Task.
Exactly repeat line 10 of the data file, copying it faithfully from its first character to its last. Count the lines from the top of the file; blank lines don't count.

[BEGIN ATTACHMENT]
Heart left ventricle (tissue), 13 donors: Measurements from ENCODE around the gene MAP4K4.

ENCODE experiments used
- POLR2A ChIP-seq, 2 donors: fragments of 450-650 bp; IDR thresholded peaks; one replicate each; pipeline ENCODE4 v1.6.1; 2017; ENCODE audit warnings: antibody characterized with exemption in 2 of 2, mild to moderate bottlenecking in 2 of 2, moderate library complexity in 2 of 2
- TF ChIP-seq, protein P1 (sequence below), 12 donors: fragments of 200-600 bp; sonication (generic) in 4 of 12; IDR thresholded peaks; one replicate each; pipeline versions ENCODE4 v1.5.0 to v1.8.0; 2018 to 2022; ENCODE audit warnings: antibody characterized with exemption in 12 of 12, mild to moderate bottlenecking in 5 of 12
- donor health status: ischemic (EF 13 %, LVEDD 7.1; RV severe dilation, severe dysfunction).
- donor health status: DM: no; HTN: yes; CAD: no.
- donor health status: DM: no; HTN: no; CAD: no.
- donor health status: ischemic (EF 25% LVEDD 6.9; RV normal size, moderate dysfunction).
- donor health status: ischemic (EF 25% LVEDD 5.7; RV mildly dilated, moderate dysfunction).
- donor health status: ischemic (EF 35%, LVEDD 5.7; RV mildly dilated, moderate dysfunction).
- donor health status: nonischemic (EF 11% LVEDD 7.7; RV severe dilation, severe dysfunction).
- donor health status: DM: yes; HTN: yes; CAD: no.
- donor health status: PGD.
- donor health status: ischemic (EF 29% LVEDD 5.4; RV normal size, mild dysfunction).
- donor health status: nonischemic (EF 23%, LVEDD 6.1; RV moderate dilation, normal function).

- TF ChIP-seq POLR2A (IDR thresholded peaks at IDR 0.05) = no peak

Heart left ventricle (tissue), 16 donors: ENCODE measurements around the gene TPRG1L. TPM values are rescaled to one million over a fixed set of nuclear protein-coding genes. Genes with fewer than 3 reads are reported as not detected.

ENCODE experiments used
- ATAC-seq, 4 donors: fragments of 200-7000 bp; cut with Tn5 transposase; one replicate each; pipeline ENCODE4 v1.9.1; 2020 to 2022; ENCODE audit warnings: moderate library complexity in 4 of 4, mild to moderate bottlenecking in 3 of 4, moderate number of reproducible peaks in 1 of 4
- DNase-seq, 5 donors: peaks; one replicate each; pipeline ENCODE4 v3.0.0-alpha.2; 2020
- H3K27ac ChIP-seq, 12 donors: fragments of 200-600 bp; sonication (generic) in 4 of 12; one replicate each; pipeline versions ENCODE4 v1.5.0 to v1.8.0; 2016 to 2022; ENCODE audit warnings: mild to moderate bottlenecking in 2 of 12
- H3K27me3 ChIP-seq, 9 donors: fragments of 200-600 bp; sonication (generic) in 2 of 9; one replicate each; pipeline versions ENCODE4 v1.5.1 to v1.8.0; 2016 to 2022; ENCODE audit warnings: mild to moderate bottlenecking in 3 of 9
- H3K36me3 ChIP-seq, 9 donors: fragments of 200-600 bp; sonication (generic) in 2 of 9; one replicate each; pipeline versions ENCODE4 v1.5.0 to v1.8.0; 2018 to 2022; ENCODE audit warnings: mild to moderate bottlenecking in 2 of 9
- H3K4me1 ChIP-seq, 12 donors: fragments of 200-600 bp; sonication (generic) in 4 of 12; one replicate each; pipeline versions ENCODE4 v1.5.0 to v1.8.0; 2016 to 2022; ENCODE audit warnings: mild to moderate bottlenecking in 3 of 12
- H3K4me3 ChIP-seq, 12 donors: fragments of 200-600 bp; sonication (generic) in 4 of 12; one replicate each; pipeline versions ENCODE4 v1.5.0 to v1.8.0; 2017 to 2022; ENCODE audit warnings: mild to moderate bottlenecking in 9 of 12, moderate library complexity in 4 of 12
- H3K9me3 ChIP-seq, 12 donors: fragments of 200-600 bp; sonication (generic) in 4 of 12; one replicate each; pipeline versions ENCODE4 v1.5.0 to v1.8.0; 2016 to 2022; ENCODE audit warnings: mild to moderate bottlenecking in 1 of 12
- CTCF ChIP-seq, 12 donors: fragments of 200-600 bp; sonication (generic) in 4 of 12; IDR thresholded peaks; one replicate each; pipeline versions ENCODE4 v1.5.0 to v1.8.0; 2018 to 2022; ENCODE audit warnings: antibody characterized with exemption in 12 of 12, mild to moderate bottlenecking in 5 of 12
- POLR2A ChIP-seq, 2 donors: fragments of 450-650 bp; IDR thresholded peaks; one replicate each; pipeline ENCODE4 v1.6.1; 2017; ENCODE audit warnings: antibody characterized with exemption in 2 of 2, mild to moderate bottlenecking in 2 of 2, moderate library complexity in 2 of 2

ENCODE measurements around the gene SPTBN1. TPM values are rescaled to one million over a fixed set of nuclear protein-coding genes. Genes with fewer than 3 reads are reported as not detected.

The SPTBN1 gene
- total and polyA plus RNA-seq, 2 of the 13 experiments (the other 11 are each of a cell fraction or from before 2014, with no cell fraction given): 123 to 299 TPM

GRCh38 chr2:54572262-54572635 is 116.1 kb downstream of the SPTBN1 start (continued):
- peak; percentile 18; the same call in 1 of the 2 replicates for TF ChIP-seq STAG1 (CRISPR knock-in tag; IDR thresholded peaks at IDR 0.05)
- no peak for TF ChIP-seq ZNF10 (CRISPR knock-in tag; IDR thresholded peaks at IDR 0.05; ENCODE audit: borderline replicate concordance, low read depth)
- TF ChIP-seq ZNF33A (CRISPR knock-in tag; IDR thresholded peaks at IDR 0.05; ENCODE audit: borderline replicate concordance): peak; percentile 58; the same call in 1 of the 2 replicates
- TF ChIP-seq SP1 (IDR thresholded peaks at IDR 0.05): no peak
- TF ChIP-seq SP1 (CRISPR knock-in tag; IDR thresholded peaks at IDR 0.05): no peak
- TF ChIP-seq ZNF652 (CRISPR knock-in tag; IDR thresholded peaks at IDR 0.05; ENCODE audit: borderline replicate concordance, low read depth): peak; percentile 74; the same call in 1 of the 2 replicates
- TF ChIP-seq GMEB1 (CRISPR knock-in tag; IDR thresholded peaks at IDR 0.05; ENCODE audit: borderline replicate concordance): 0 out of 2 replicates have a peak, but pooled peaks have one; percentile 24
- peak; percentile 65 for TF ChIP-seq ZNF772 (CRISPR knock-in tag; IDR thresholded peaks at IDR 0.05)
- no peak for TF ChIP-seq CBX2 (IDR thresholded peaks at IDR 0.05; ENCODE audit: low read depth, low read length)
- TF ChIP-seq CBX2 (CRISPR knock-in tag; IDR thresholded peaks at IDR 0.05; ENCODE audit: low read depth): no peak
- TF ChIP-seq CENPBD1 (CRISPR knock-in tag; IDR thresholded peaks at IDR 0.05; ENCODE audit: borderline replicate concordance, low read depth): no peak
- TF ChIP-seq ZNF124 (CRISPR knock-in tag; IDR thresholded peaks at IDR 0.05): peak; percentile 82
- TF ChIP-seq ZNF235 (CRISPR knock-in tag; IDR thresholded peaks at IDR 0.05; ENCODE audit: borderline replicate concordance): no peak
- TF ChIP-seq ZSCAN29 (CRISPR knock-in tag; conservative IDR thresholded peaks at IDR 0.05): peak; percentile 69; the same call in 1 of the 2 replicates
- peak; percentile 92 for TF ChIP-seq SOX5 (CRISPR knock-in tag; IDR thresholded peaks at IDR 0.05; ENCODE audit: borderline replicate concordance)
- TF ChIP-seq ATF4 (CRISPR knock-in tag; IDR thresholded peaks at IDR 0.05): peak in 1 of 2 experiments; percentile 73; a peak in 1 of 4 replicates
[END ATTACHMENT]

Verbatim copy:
- donor health status: ischemic (EF 35%, LVEDD 5.7; RV mildly dilated, moderate dysfunction).